Chewing with your mouth closed is just good manners…right?
Well, it IS good manners, because no one needs to see food being chewed, but chewing with the mouth open tells this dentist a LOT about dental and facial development. In fact, unless your child is playing sports or singing right now…the lips should always be closed! Here comes the technical stuff…we call this “proper oral rest posture”, which means breathing through the nose, lips lightly closed, teeth slightly apart, tip of the tongue resting lightly just behind the front teeth on the palate. Did you just check your own oral rest posture?
Why is proper oral rest posture important?
The lips and the tongue are made of muscle, and that muscle helps shape developing jaws, which makes enough room for all of the adult teeth to come in nice and straight. In fact, if your children are able to keep their lips closed most of the day from a young age, the chances are HUGE that they won’t need to visit the orthodontist! However, if you’ve ever BEEN to an orthodontist’s office, you will see that they are crazy busy, so most of these parents don’t know about the magic of proper oral rest posture.
I keep reminding my kids to chew with their mouths closed, but they forget.
While eating a meal this way becomes a bit of a habit, it’s possible your kids actully can’t breathe properly through their noses! This has become more common over the last few decades as allergies and asthma are on the rise. Many times the culprit is enlarged tonsils and/or adenoids. While these structures play an important role in helping your body deal with infection, often in early years when a developing child is exposed to many allergens (pet hair, dust, molds, dairy products as examples) these bits of tissue swell up enough to block your child’s ability to breathe properly through the nose. The end result? Open mouths…poor oral rest posture…crooked teeth.
I think my daughter can breathe through her nose, but she still chews with her mouth open!
Often this means that the jaw isn’t working properly. For some animals, the jaw moves straight open and closed with no side-to-side motion. However, humans chew sort of in a circle to be able to mash all the varied foods we eat. If the jaw joints aren’t working properly, this can lead to straight up-and-down chewing, which is inefficient. Parents of children like this often say “my child takes forever to eat a meal!” and these kids get more food on their faces well beyond the age where it would be common (say, in teen years). The other thing that can happen is the food is poorly chewed and swallowed almost whole, and these children suffer needlessly from digestive problems. It’s a big reason that some kids only eat softer foods…easier to chew, easier to swallow partly-chewed.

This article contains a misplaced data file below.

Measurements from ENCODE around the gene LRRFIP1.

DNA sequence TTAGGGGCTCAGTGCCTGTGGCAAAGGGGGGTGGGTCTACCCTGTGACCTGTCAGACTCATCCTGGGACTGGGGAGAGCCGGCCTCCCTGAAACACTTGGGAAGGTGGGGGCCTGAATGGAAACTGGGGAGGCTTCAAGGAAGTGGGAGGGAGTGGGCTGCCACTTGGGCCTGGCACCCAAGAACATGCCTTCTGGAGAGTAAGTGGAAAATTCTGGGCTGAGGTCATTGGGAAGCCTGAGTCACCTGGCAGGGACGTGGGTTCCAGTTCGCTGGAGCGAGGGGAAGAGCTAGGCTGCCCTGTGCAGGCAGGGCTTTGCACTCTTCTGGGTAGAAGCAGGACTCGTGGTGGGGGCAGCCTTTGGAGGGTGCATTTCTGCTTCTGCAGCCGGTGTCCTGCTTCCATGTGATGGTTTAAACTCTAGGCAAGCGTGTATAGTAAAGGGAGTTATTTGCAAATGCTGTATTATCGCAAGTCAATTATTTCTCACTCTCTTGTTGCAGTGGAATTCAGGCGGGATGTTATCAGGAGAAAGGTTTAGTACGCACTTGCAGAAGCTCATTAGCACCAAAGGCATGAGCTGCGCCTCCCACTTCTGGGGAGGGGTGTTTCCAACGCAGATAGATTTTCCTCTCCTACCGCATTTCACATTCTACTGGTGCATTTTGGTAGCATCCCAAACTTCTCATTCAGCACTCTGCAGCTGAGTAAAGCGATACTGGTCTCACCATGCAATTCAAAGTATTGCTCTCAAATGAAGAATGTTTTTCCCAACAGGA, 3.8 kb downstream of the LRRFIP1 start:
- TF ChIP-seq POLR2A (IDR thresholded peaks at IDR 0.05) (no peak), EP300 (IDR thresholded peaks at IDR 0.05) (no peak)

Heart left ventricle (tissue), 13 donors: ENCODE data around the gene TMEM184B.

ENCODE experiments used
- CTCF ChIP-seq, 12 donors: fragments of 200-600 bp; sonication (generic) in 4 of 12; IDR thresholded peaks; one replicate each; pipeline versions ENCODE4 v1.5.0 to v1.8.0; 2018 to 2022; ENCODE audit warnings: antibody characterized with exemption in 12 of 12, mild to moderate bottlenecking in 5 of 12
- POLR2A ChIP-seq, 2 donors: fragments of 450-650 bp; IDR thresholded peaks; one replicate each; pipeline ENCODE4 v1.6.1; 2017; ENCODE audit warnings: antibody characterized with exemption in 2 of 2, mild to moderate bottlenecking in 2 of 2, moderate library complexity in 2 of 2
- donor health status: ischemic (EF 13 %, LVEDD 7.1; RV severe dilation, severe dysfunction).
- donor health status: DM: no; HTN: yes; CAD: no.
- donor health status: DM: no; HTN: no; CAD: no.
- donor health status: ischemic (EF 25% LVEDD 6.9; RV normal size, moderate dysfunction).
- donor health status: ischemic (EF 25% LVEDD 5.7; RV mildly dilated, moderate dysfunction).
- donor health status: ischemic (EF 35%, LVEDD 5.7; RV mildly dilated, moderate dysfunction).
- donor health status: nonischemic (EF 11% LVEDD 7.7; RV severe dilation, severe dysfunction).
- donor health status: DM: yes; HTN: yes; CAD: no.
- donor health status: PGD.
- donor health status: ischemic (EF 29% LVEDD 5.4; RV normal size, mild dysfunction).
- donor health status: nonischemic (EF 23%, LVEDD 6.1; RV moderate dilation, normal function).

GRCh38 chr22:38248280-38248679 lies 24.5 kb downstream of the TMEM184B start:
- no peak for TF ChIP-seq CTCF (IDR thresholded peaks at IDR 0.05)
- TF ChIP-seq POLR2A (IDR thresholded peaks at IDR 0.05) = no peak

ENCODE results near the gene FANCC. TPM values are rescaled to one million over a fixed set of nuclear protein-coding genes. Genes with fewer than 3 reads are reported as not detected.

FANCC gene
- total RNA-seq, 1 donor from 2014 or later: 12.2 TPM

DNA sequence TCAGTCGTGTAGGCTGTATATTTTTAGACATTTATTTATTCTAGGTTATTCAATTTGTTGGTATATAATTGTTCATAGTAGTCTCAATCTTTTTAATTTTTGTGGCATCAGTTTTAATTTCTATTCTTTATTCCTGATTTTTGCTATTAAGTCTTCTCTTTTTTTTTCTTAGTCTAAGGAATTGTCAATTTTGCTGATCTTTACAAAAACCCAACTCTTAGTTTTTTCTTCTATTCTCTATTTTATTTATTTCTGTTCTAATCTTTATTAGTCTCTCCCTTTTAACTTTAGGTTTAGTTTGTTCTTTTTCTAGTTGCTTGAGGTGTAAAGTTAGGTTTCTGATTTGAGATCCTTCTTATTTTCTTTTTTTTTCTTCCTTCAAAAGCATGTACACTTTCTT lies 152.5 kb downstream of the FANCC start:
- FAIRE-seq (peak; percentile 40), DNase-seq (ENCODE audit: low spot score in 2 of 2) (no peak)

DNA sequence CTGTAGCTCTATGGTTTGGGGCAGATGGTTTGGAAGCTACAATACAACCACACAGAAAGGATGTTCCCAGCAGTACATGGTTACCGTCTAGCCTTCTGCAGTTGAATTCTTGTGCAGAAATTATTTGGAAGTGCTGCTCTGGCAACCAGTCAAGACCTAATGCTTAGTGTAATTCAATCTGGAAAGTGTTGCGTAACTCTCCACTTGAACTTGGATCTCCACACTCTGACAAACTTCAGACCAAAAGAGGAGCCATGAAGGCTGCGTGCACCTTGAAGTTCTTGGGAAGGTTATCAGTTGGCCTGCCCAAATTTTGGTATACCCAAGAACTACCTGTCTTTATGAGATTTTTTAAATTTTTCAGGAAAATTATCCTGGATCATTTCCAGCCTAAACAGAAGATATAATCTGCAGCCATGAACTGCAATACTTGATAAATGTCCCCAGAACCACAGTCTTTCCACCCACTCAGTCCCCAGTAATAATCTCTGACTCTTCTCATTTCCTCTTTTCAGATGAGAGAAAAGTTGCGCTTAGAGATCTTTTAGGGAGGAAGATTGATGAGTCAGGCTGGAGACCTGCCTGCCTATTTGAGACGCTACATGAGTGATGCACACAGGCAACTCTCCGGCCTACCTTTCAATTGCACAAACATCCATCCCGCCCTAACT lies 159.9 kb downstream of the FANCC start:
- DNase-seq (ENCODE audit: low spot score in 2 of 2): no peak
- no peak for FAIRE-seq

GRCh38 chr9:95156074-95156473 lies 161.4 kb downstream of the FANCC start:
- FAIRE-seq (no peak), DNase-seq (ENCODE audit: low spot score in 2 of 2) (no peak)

Will braces fix this?
Not necessarily. I’ll probably irritate some people by saying this…but many (not all) orthodontists are primarily concerned with straight teeth rather than jaw function. After all, that’s what you as a parent asked for, right? In fact, the training most dentists and dental specialists received in dental school taught frighteningly little about proper jaw function, so we have to seek out these courses in post-graduate schools, and such courses can be hard to find.
So…what can I do to help my children?
First…test your child to see if s/he can breathe comfortably through the nose! If not, a visit to the doctor and then an Ear Nose and Throat (ENT) specialist and/or allergist may be in order. Next…training in Myofunctional Therapy, which basically means training in the habit of proper oral rest posture. Finally…find a dentist (and possibly an orthodontist also) who has had training in treating these sorts of problems and get some help…the younger the child, the easier the fix!
Andrea Stevens is a cosmetic and family dentist in practice in Kanata, Ontario. If you have dental questions, you can call her at 613-271-7091 or visit her at kanatacosmeticdentist.com Please also feel free to leave comments or questions below, and Dr. Stevens will be happy to answer!